Is there a simpler way to invest for income in portfolios?
The knee-jerk reaction is to look for yield in fixed income, according to Adam Hetts, vice president and head of portfolio construction services at Janus Henderson Investors.
But there may be an easier way.
“What we’re seeing generally is reaching for yield way too far in the fixed income portion of the portfolio, and taking what we see as too much risk in most fixed income allocations,” Hetts said.
In a recent meeting with ThinkAdvisor, Hetts discussed the findings of some new research about how income investing can be simplified.
“Income has not been easy since the global financial crisis and since interest rates hit historical lows globally and are still floating around historical lows,” Hetts said. “People still want income; especially a lot of advisor clients just want income.”
These clients want yield for day-to-day needs and for emotional safety in case there’s a downturn in the market, Hetts explained.
The problem is that increased innovation and a proliferation of new income investment solutions that have created too much complexity and risk in portfolios.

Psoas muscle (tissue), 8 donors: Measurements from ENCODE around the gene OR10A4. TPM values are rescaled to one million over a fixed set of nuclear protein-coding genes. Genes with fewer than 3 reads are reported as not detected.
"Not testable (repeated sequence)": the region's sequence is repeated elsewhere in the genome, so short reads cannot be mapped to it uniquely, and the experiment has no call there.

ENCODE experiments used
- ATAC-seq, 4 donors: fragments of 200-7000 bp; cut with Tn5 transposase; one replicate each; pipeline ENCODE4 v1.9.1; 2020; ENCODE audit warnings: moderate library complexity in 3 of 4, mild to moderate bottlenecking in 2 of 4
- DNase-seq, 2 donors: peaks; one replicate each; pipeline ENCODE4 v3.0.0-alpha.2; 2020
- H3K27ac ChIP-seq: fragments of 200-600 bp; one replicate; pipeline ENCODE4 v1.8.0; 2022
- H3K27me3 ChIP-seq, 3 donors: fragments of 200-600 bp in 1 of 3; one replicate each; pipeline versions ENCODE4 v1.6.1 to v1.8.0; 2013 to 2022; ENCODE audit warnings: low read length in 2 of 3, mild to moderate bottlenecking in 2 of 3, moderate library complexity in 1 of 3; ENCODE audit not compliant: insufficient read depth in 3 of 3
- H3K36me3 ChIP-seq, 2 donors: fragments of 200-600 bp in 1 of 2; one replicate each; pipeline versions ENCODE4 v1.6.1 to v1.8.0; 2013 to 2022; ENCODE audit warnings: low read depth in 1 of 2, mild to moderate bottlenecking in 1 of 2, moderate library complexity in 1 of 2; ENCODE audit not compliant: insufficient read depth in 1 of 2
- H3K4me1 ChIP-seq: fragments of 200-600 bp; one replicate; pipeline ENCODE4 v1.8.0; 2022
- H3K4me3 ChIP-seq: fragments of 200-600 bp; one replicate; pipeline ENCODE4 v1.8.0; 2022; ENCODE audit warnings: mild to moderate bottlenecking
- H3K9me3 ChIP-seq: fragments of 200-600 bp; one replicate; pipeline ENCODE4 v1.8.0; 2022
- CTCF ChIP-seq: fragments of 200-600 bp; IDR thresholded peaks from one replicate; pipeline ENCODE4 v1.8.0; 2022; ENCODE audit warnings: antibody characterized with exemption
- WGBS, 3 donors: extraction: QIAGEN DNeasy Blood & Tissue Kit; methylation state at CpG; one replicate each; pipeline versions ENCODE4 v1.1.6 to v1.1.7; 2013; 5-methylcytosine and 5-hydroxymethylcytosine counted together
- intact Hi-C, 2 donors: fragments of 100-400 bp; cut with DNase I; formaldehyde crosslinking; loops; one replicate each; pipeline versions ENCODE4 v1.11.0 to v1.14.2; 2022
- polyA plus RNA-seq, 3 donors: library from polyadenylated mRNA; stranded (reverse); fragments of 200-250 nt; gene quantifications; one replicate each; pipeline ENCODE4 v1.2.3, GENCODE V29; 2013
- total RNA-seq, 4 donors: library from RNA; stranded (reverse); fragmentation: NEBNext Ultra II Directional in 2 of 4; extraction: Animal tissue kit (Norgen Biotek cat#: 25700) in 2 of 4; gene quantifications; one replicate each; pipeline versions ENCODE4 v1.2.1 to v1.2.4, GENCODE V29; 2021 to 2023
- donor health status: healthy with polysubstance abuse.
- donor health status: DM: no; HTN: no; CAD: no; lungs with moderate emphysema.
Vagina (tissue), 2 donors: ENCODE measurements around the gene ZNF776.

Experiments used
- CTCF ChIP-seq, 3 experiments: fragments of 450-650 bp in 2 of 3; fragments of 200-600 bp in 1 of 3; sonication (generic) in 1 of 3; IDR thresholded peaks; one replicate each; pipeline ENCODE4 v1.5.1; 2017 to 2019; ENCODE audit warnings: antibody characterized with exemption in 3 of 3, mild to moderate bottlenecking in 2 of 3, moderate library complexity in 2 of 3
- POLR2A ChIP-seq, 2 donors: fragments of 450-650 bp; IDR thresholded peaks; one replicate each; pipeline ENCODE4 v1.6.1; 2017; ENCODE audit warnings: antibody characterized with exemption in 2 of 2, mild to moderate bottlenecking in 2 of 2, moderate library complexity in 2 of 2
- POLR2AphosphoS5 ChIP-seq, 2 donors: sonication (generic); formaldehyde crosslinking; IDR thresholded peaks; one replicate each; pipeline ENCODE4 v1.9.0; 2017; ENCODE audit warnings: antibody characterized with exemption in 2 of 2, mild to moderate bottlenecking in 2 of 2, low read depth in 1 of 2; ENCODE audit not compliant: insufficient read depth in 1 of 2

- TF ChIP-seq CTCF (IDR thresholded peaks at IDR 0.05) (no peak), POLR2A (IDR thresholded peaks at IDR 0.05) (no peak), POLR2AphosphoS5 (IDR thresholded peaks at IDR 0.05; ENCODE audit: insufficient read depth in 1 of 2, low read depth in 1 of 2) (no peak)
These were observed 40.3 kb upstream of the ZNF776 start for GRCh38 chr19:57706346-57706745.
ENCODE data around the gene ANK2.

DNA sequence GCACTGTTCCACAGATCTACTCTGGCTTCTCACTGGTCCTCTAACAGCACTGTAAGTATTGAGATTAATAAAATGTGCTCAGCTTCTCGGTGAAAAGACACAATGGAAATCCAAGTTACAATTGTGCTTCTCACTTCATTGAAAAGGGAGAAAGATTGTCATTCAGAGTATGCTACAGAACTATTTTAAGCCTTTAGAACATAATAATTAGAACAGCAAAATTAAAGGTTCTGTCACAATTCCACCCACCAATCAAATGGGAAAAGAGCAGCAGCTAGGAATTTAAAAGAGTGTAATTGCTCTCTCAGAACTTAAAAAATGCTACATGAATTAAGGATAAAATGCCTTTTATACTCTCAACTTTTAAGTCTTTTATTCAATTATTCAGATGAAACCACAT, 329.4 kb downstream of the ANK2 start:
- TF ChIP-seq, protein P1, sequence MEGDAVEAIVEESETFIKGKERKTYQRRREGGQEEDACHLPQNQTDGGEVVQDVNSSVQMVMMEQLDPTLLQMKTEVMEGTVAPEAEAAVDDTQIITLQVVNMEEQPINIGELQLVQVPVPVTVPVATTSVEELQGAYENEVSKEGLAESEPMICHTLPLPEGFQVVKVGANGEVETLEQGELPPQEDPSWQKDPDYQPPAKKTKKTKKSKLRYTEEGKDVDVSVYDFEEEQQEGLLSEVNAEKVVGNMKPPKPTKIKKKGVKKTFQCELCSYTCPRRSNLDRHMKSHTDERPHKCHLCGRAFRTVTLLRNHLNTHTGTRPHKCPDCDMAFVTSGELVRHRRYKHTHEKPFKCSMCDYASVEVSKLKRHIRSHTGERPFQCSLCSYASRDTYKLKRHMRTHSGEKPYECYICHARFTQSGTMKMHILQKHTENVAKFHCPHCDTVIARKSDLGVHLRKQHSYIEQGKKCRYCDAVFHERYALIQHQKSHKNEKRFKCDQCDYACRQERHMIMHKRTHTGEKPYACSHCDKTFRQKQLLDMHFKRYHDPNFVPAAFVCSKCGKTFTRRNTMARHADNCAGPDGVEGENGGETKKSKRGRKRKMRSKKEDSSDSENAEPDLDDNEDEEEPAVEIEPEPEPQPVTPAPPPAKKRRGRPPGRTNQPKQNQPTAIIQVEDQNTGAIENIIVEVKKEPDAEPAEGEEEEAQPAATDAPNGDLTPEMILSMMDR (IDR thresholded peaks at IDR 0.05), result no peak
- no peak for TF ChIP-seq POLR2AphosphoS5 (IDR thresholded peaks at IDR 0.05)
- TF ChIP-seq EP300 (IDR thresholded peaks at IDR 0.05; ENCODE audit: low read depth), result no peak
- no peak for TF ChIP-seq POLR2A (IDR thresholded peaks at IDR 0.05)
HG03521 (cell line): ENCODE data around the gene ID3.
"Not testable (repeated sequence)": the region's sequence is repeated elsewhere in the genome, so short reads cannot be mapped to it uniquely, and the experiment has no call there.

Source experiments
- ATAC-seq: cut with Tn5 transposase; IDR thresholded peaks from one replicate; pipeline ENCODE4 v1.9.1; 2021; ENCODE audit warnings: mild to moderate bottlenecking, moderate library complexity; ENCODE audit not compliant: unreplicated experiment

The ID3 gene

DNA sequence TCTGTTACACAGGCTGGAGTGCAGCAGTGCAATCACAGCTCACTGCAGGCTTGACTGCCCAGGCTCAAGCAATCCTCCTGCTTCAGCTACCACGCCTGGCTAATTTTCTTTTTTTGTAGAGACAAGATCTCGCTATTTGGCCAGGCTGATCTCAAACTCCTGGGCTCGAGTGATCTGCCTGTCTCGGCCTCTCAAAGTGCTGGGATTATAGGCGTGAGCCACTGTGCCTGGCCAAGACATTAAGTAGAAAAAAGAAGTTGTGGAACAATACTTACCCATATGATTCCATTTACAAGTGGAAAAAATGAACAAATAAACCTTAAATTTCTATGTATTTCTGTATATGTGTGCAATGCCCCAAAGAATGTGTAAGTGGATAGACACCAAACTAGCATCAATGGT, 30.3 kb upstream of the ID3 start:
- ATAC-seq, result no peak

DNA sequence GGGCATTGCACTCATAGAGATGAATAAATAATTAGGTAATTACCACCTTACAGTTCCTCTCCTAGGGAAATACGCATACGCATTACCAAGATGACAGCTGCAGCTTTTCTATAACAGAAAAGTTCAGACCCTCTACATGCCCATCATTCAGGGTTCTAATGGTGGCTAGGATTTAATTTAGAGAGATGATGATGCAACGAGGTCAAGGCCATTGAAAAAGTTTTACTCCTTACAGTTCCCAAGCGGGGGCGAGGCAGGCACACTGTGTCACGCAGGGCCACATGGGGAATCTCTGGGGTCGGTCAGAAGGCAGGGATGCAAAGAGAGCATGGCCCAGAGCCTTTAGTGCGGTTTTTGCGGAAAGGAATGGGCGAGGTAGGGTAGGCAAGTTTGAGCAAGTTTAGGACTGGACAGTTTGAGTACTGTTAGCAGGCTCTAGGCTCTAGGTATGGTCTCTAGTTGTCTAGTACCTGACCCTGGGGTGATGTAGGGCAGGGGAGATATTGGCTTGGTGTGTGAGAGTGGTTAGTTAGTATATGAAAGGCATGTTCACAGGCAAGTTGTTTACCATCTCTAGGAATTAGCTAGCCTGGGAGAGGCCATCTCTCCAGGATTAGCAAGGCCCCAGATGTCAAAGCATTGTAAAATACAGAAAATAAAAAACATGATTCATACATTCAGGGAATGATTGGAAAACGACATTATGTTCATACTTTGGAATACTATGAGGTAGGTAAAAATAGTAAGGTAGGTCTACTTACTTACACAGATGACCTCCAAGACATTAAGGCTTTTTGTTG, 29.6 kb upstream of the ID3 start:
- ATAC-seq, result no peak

“A lot of new products being built are getting increasingly complex with leverage, with derivatives, with global strategies, [and] more esoteric asset classes,” Hetts said. “Our view is that they’ve worked — obviously. There have been rainbows and sunshine across a lot of the higher yielding income asset classes. We’re a little more concerned with what happens when the tide goes out.”
As the research paper — “Income Investing Simplified” — written by Hetts and his team, states, income innovation has been welcome in this world of historically low global interest rates. However, the paper also states that “many of these new solutions are stretching the risk boundaries of traditional income asset classes by utilizing increasingly complex and esoteric instruments.”
The paper points to Morningstar data showing that 19% of U.S. large blend funds, 21% of intermediate-term bond funds, 28% of multisector bond funds and 47% of nontraditional bond funds were launched within the last five years.